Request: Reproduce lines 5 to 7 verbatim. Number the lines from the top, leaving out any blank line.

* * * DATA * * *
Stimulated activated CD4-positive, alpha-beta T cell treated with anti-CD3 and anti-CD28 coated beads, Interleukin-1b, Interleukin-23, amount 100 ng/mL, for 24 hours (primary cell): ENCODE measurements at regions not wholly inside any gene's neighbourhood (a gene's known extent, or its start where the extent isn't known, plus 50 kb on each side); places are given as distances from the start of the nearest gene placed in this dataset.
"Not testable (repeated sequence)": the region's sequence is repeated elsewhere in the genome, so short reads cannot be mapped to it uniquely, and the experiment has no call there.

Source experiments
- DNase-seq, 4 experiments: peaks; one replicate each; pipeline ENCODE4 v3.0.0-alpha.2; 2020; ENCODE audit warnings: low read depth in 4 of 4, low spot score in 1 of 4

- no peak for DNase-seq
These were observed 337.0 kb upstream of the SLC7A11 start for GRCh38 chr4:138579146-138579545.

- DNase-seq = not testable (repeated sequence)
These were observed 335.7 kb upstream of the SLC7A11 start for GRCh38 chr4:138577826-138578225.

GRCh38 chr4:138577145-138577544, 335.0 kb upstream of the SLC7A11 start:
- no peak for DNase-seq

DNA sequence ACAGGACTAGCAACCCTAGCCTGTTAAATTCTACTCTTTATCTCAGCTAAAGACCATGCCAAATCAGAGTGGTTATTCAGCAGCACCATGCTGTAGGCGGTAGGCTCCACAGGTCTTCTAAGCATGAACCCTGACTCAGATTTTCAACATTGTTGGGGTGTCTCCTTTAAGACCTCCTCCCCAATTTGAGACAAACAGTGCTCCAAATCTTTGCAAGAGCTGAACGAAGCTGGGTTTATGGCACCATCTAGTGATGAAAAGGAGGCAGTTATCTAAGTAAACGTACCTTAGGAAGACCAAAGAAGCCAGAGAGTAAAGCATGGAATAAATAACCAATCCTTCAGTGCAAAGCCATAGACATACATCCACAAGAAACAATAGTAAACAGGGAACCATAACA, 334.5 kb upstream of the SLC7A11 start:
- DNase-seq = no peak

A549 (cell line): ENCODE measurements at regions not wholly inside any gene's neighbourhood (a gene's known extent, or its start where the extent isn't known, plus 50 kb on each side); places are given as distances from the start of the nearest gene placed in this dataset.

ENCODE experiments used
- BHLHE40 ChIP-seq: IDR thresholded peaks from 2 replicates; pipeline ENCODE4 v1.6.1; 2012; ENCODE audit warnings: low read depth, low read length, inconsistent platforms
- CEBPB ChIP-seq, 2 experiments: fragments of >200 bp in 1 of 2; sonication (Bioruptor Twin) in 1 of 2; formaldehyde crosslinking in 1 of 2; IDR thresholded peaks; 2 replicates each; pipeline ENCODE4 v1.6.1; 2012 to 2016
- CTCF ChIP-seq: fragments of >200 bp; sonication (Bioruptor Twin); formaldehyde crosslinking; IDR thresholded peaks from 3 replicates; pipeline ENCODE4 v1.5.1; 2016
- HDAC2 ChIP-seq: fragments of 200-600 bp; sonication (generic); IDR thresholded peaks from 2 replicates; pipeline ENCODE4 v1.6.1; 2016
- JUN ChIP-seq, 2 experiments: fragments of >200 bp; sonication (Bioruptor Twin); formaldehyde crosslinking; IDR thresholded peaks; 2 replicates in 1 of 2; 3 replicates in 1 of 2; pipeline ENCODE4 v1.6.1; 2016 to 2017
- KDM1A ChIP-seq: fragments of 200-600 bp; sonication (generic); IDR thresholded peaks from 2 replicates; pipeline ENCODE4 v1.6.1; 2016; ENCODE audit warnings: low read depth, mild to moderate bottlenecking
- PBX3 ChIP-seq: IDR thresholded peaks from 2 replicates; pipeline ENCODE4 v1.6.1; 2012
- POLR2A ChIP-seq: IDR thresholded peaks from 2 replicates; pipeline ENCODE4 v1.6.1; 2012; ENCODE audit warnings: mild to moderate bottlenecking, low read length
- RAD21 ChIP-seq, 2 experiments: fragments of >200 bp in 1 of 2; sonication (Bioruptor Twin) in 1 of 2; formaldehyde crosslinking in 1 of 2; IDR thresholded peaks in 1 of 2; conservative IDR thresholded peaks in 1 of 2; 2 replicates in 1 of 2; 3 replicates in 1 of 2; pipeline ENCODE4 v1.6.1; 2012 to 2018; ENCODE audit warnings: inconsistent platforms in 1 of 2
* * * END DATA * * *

- no peak for DNase-seq
These were observed 337.0 kb upstream of the SLC7A11 start for GRCh38 chr4:138579146-138579545.

- DNase-seq = not testable (repeated sequence)